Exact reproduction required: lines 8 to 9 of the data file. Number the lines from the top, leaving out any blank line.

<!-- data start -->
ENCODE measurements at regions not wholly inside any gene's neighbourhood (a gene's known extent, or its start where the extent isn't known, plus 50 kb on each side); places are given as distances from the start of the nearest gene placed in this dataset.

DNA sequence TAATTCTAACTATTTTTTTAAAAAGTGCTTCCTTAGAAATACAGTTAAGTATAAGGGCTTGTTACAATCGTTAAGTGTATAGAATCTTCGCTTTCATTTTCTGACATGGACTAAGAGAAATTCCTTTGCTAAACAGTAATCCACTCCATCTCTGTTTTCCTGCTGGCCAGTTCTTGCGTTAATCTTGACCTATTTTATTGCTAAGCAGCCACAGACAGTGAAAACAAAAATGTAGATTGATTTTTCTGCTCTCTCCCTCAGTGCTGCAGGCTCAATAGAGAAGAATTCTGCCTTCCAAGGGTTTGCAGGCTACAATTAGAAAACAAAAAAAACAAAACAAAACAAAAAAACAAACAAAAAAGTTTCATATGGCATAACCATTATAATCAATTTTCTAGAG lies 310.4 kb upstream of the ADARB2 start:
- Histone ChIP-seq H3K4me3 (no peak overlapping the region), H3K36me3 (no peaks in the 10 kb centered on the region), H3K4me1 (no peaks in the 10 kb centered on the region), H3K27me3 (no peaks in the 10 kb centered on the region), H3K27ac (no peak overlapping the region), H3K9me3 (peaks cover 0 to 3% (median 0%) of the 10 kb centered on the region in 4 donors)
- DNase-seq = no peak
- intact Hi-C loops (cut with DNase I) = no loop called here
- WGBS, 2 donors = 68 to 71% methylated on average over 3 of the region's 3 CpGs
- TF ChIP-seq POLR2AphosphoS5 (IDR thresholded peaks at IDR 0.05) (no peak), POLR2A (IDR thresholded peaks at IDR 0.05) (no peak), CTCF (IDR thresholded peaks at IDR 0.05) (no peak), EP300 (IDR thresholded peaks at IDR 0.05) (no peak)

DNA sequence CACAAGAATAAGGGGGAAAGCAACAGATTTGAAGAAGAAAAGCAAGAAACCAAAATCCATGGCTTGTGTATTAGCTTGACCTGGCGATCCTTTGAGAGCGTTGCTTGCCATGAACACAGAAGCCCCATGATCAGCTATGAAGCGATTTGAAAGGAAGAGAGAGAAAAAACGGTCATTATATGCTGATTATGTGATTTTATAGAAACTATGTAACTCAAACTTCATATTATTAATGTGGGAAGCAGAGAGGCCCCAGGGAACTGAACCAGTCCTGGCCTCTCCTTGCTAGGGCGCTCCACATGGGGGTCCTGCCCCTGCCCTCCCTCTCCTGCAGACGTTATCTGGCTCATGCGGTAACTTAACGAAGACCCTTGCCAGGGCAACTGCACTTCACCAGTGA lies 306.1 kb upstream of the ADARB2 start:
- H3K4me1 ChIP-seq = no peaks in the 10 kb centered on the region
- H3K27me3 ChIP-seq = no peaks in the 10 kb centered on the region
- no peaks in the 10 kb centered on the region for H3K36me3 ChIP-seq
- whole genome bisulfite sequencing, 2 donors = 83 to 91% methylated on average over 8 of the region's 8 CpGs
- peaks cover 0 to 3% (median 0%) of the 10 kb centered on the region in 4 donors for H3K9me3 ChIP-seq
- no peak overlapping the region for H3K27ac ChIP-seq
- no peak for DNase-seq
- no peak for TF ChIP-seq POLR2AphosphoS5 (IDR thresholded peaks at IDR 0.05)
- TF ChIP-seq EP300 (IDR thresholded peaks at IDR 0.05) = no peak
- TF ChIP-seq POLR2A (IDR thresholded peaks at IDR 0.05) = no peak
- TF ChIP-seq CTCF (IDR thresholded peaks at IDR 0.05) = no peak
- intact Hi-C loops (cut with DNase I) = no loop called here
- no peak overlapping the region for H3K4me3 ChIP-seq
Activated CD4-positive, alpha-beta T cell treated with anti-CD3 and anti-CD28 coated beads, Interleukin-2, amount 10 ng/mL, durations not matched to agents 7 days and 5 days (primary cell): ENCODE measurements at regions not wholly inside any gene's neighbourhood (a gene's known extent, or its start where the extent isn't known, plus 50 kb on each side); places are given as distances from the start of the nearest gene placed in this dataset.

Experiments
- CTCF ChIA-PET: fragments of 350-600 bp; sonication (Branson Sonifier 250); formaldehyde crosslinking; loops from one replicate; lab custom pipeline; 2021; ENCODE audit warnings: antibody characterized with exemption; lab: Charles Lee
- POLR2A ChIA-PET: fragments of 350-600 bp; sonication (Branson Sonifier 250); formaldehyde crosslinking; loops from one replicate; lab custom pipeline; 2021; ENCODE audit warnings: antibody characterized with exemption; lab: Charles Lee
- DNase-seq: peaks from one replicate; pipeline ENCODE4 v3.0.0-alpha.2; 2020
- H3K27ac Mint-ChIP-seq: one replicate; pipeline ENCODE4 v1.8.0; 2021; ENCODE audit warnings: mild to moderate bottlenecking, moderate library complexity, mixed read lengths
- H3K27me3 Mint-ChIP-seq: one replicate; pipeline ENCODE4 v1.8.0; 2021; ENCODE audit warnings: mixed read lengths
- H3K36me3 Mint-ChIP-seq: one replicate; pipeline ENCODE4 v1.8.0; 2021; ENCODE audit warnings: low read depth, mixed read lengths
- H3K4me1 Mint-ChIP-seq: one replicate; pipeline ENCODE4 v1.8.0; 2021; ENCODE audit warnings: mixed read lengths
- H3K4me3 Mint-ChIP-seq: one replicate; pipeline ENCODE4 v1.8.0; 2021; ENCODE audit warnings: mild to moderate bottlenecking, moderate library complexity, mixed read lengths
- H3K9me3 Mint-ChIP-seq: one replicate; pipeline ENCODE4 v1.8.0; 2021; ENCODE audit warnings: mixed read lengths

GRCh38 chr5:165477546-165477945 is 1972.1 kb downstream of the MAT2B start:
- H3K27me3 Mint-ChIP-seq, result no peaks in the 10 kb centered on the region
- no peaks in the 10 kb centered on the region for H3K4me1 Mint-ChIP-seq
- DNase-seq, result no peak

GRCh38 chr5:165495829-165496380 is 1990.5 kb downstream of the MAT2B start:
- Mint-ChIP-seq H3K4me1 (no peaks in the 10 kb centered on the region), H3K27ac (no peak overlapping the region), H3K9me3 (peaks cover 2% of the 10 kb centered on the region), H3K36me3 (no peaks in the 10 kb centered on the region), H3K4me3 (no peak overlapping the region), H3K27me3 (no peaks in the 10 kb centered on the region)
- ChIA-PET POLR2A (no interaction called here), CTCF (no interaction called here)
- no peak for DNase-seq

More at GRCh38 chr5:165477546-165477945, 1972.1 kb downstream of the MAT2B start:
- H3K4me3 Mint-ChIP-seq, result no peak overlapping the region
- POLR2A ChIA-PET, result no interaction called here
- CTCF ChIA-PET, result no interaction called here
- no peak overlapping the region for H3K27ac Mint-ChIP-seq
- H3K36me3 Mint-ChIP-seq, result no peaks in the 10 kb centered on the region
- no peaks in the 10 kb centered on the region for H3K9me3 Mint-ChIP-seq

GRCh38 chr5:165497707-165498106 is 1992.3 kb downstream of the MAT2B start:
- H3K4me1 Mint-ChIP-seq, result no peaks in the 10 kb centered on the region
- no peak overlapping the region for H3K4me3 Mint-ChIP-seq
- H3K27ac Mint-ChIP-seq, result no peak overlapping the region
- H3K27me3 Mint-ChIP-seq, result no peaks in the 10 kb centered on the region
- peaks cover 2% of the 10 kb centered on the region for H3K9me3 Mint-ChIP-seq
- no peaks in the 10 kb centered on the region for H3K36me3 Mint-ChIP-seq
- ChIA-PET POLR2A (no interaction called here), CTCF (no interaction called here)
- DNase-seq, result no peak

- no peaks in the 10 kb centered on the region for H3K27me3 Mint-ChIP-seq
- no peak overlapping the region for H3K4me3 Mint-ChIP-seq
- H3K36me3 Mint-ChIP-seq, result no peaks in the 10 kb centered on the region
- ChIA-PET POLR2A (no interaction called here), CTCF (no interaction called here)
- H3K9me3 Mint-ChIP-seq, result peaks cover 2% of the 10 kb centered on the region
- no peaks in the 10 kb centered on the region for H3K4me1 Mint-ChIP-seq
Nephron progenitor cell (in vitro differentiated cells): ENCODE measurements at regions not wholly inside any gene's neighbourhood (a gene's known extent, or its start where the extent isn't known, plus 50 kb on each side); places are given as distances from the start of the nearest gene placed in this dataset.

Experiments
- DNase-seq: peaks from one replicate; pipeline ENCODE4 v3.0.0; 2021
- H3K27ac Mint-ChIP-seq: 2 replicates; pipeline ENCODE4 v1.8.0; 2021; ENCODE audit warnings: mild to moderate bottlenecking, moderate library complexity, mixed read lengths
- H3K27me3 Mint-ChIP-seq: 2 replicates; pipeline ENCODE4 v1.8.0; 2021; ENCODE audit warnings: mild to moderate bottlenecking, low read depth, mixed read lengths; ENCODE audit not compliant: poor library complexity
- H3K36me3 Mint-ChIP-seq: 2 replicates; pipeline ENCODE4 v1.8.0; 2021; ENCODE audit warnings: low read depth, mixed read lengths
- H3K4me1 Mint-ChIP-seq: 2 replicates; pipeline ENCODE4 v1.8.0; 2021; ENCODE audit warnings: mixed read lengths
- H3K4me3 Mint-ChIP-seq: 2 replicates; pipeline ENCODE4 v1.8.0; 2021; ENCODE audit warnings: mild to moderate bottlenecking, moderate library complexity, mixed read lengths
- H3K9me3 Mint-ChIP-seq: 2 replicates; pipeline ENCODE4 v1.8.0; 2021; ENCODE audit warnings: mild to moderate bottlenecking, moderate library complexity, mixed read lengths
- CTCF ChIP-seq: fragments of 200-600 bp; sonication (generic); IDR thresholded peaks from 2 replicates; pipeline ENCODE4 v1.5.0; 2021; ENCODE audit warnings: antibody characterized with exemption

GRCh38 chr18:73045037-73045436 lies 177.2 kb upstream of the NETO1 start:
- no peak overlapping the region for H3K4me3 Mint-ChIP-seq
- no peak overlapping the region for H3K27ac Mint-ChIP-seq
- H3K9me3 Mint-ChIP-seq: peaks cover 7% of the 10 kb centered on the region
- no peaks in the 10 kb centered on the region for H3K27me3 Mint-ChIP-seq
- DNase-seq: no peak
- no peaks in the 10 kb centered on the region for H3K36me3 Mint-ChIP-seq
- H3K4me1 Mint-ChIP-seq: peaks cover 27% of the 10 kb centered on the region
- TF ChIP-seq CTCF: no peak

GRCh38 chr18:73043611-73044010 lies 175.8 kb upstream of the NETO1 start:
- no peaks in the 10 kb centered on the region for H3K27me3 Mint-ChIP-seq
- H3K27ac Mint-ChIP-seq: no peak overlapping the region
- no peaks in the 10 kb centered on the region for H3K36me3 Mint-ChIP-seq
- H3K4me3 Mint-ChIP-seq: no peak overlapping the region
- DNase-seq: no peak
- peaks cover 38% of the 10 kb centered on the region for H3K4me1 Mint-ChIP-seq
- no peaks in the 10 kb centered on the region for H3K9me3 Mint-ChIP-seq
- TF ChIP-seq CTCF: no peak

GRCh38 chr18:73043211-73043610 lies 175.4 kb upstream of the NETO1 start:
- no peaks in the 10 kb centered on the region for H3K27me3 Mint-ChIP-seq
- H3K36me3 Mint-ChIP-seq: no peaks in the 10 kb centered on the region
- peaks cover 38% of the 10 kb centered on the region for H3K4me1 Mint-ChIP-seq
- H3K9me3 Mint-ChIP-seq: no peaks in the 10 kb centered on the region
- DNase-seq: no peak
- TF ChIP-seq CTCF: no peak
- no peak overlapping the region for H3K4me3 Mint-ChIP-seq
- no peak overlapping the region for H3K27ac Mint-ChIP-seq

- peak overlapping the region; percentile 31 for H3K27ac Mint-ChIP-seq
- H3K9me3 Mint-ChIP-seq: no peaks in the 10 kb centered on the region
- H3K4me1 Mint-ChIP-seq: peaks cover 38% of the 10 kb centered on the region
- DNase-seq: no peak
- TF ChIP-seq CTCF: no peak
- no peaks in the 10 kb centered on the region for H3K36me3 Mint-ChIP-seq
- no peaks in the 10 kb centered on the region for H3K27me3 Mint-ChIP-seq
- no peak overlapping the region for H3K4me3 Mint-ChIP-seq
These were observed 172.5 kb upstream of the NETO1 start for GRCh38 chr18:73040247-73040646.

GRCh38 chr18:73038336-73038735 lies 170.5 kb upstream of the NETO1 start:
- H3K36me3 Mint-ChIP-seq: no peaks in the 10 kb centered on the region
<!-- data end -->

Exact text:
DNA sequence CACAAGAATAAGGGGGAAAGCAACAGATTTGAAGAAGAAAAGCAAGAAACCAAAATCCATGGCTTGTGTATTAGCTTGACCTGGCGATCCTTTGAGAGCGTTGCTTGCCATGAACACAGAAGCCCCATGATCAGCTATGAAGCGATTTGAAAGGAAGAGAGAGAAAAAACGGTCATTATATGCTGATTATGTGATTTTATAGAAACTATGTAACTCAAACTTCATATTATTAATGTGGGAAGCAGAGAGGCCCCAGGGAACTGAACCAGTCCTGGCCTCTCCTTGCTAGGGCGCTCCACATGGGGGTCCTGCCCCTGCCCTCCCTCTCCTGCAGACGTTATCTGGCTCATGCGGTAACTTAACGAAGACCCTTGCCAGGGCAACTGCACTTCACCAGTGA lies 306.1 kb upstream of the ADARB2 start:
- H3K4me1 ChIP-seq = no peaks in the 10 kb centered on the region